City Paper is not for tourists
Every month (sometimes more often) the D.C. Council meets on a Tuesday for its legislative meeting, where the full body sits in the chamber all day and actually passes bills and things like that. There’s usually some fairly interesting stuff, but there’s usually even more not-so-interesting stuff. Of late, Chairman Vincent C. Gray‘s started doing a press conference the day before to get reporters acquainted with the concil’s business. LL goes to these things so you don’t have to, and he will now be rounding them up in convenient bullet form:
- The tally this morning: Four reporters (myself, the Examiner’s Michael Neibauer and Jonetta Rose Barras, and the Post’s Nikita Stewart), eight of 13 councilmembers (Gray, Ward 1’s Jim Graham, Ward 3’s Mary Cheh, Ward 6’s Tommy Wells, Ward 7’s Yvette Alexander, and At-Large members David A. Catania, Carol Schwartz, and Phil Mendelson), and approximately three dozen staffers and randoms. In other words, about a 10-to-1 nonpress-to-press ratio.
- Gray announced that he’s hired a new communications director to replace Denise Reed, a longtime Wilson Building fixture who left Gray’s office in December for a job with the Court Services and Offender Supervision Agency. Her replacement is familiar face: Doxie McCoy, who’s served as the press aide to congressional Delegate Eleanor Holmes Norton since October 2001. She starts next week.
- Graham announced emergency legislation to force the mayor to issue rules implementing mandatory inclusionary zoning. (Here’s the whole complicated background on “IZ”—-long story short, the rulemaking’s been delayed to give the development community a chance to weigh in.) Graham had introduced a nonemergency bill last month that would have given the mayor 30 days after enactment to issue the regs. This bill gives him until April 1.
- While we’re talking emergency legislation, there’s 10 emergency bills on the agenda coming out of the mayor’s office, all of which are contract approvals (the Council has to approve any contract greater than $1 million). Barras questioned Gray on why this stuff’s being done by emergency legislation. Blame, naturally, went to the mayor’s office and a blown contracting and procurement system. Good question, Jonetta!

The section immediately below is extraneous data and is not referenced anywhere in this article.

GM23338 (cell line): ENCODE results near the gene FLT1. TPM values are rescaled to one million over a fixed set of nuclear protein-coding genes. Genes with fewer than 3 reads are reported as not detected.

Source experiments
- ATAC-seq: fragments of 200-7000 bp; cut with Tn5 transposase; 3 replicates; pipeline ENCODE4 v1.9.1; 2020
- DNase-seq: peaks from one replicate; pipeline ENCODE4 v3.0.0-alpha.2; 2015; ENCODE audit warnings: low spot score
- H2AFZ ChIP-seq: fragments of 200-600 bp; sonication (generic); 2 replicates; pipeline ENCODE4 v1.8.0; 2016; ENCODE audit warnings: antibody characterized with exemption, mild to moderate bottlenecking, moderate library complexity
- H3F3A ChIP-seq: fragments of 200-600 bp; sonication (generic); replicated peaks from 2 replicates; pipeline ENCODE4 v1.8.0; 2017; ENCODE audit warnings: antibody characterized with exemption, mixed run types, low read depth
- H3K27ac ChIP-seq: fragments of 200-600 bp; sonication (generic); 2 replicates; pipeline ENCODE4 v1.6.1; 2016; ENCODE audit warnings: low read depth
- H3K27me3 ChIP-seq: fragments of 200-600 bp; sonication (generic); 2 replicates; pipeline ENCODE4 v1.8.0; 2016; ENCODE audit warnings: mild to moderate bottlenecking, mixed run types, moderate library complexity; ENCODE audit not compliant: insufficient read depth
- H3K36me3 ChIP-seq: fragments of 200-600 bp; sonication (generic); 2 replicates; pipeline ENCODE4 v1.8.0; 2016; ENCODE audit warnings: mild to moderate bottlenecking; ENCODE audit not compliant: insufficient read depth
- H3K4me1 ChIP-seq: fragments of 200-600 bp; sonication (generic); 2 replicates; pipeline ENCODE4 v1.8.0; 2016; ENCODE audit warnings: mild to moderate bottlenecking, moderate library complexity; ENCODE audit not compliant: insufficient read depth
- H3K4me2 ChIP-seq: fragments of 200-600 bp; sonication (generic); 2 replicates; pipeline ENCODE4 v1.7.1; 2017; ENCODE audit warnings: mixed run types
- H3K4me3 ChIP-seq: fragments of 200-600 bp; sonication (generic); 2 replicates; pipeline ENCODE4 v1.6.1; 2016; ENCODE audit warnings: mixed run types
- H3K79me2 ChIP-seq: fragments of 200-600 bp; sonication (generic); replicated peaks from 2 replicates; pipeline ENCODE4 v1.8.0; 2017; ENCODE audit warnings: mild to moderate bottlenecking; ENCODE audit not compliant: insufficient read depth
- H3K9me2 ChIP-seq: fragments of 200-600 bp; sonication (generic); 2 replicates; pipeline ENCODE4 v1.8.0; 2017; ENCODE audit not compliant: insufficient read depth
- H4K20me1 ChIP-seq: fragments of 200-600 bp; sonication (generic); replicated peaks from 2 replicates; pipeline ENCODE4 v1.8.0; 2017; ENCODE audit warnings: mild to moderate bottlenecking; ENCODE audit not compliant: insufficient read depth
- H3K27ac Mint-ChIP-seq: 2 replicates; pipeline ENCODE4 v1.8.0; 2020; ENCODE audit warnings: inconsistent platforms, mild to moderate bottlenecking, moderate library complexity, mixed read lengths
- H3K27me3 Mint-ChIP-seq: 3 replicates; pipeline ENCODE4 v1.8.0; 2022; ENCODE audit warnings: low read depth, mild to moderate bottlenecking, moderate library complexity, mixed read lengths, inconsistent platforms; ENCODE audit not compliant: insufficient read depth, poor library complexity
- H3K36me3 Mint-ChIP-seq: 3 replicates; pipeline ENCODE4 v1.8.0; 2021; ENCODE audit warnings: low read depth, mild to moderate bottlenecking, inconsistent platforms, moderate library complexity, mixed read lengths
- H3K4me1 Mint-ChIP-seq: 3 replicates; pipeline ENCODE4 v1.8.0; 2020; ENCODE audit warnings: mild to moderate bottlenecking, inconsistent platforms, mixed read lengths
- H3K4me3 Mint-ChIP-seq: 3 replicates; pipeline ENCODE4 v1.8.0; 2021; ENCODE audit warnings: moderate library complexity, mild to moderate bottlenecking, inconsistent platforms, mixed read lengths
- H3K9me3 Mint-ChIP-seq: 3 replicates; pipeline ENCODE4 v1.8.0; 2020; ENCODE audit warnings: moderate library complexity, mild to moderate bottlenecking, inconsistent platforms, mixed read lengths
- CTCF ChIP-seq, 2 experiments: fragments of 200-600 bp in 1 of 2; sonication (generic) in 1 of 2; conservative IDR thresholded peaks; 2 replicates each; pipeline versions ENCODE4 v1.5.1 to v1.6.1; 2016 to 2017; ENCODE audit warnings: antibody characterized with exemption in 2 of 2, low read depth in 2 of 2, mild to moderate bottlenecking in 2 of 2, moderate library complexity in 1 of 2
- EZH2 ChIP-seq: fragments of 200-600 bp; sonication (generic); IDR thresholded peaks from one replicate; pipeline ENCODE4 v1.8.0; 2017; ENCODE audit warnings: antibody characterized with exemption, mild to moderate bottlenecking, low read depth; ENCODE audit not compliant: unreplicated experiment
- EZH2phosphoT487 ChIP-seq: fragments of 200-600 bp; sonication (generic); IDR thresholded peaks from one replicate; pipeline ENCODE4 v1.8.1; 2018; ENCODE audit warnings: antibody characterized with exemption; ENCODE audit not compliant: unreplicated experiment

- Mendelson announced a pair of bills coming out of his committee. One will require the sale of “fire-safe” cigarettes in the District by July 1. (Fire-safe cigs use a different type of paper that cause them to extinguish themselves if not actively puffed.) The other is the Motor Vehicle Theft Prevention Act of 2007, which creates a fund dedicated to fighting, yes, auto theft, funded mainly by a $5 hike in the yearly car registration fee. The money’s overseen by a mayoral-appointed board and can be spent on more cops, bait cars, public-awareness campaigns, and things like that.
- Schwartz got up to talk about her “Paid Sick and Safe Days Act of 2007,” which is now the “Accrued Sick and Safe Days Act of 2007.” The new name reflects the fact that the bill stands to be heavily amended, mostly to make it more palatable to folks who do the hiring. “We have really worked hard to win a buy-in from the business community,” Schwartz said. Despite the changes, the votes haven’t been counted yet (members of the Service Employees union rallied at the Wilson Building this afternoon, citing “wavering as Tuesday’s vote nears” in a press release) and there’s rumors of mayoral veto being bandied about.
- Gray gave some early, rough numbers on the budget surplus from FY07: Total surplus is about $248 million. About $50 million of that has been earmarked for spending, and another approximately $100 million was allocated in a December supplemental appropriations bill. Of the remainder, Gray indicated he’d hoped to put that money away for a rainy day, and given the economic outlook right now, looks like things could get rainy indeed. Revenue projections won’t be in from the CFO’s office for another few weeks—-but LL did get this fun tidbit from Gray: “Dr. [Natwar M.] Gandhi has informed us it will not be like we’ve seen in the recent past.”
- The Fenty steamroll on school closings is all but complete. Last month, Ward 8 Councilmember Marion Barry and Ward 5’s Harry Thomas Jr. introduced their “School Closing Fairness and Accountability Emergency Act of 2008,” which would have given the Council a chance to vote on the proposed school shutterings. On Friday, both Barry and Thomas stood behind Fenty as he announced the final closings list (as Marc Fisher pointed out in his column over the weekend). And today, Gray quiety announced that Barry and Thomas had withdrawn their bill.